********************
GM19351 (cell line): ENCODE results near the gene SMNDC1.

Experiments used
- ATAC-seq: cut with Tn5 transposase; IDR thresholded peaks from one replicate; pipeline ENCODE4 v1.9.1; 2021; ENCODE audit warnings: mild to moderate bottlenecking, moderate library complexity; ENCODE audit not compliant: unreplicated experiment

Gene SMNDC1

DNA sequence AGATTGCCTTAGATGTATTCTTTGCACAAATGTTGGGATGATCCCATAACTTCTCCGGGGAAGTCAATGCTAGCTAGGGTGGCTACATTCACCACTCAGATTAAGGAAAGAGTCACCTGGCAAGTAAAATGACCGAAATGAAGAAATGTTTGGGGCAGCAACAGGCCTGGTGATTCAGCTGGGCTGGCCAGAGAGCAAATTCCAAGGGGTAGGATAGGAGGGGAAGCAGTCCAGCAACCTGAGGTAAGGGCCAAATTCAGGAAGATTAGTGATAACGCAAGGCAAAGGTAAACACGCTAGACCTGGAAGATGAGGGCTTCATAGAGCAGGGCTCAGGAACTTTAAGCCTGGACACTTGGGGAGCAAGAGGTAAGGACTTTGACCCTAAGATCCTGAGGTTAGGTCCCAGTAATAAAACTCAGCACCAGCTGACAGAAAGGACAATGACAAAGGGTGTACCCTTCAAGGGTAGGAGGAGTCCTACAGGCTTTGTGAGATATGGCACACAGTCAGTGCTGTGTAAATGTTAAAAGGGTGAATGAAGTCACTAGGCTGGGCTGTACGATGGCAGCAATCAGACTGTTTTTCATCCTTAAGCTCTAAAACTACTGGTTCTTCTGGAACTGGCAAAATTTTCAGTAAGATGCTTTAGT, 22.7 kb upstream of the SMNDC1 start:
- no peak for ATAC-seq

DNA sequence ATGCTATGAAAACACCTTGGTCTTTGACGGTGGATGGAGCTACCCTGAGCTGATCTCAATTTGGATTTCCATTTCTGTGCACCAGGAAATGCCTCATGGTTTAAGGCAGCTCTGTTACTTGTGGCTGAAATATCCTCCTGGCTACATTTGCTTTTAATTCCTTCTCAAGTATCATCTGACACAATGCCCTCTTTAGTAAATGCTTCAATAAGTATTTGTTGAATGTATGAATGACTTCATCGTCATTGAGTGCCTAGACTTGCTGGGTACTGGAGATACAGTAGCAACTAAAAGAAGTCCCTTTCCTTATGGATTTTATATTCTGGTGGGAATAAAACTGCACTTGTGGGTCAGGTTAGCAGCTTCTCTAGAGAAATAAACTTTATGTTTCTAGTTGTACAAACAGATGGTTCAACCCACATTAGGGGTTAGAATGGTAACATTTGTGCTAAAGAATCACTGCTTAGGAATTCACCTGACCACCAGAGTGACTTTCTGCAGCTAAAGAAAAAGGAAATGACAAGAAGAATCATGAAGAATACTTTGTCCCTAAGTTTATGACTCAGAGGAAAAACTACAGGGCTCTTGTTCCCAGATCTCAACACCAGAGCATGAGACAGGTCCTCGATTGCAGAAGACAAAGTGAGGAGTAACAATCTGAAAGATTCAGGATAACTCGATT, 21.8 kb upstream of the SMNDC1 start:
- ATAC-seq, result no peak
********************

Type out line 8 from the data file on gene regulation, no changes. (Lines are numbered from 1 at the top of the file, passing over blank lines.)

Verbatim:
- ATAC-seq, result no peak